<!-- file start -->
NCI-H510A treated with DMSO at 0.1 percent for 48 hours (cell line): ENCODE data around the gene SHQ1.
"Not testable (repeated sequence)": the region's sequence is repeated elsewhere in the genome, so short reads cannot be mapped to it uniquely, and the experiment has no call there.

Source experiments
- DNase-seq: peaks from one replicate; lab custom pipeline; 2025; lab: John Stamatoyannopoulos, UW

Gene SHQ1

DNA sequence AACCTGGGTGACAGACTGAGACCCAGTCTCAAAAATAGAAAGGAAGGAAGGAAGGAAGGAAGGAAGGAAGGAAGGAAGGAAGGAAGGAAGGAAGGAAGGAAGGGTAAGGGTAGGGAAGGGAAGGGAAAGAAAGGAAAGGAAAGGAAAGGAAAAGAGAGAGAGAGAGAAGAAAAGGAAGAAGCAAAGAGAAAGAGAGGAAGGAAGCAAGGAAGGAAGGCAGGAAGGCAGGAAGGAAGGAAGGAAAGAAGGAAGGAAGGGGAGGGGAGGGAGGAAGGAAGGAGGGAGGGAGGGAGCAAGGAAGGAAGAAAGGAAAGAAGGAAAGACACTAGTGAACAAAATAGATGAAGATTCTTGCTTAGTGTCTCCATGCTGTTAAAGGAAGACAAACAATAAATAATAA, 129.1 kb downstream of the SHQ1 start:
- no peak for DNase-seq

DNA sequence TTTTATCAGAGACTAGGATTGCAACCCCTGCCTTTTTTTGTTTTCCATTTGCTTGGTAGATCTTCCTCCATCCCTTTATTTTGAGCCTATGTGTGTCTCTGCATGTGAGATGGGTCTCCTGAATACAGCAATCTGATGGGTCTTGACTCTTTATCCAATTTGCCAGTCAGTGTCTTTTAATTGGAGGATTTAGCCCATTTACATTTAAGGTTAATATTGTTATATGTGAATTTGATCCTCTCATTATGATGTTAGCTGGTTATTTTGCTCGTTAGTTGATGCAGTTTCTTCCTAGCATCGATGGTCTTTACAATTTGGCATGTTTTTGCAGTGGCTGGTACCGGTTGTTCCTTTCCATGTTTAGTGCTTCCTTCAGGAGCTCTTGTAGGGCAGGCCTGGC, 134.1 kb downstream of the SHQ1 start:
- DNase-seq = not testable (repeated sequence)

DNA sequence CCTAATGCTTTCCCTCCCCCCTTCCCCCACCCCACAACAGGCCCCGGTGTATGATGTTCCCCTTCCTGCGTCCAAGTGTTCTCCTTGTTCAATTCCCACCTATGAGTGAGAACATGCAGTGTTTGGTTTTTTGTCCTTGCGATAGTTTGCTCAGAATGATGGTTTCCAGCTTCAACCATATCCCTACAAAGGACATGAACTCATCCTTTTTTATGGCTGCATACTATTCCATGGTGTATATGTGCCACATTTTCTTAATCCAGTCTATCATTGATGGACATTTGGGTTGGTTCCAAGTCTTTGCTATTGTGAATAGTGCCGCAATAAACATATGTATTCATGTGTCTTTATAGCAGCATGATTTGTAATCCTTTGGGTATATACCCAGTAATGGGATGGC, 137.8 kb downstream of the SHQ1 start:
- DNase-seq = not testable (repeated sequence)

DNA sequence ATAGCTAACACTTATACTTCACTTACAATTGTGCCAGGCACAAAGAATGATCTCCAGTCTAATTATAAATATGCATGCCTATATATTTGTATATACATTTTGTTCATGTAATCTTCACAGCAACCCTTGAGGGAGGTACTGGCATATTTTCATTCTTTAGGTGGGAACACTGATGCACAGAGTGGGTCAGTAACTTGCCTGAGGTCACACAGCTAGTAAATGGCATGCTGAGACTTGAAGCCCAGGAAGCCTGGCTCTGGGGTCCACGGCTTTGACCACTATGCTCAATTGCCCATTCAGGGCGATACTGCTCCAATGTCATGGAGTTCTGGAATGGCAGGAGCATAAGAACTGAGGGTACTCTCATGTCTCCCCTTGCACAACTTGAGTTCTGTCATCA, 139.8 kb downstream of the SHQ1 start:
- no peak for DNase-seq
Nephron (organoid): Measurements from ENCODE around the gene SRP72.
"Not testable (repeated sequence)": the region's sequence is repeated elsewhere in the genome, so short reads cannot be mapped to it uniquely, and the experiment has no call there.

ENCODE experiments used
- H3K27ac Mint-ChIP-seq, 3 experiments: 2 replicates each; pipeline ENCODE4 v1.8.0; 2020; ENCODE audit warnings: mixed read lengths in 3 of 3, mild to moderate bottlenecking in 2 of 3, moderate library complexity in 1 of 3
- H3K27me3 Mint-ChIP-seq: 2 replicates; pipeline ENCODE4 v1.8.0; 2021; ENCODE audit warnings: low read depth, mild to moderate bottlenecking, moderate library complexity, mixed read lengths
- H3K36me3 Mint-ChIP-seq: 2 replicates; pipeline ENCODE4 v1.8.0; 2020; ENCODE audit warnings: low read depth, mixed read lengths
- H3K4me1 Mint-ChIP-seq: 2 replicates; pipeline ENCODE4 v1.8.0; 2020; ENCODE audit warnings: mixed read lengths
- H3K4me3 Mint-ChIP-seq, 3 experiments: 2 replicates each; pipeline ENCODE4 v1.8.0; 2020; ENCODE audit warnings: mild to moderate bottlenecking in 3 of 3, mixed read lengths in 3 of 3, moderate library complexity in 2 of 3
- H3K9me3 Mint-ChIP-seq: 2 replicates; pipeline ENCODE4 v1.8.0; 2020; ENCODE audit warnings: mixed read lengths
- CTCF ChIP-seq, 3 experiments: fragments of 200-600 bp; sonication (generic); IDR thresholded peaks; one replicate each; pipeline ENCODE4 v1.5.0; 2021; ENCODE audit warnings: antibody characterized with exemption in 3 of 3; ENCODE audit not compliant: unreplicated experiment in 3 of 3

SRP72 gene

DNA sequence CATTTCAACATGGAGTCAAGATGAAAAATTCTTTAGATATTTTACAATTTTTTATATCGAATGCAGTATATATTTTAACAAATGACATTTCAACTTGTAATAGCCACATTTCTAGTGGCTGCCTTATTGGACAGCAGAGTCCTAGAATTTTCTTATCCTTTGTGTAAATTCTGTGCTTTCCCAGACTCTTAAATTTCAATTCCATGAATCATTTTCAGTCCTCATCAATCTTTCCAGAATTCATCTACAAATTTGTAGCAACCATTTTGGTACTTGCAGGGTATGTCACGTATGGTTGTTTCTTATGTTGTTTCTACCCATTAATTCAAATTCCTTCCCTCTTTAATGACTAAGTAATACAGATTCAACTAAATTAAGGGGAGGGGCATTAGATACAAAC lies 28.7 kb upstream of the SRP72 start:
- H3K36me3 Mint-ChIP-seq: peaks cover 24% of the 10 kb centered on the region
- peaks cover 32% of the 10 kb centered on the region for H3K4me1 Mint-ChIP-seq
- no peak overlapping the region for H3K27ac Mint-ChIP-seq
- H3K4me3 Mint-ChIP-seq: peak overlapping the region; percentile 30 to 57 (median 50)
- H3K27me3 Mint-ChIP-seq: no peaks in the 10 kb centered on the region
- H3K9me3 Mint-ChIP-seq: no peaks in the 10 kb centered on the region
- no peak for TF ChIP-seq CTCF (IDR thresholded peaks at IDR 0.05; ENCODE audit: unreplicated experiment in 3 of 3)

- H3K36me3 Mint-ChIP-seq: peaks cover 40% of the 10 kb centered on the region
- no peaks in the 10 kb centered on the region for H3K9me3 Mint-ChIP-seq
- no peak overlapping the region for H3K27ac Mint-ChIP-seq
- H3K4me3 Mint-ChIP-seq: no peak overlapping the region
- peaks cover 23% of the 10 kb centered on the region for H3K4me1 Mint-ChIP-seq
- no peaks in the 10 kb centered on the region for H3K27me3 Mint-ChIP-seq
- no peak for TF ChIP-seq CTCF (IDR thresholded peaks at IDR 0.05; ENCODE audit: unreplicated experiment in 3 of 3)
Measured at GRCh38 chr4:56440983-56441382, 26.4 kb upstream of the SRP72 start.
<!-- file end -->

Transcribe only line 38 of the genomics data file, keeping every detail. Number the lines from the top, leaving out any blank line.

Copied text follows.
- no peaks in the 10 kb centered on the region for H3K27me3 Mint-ChIP-seq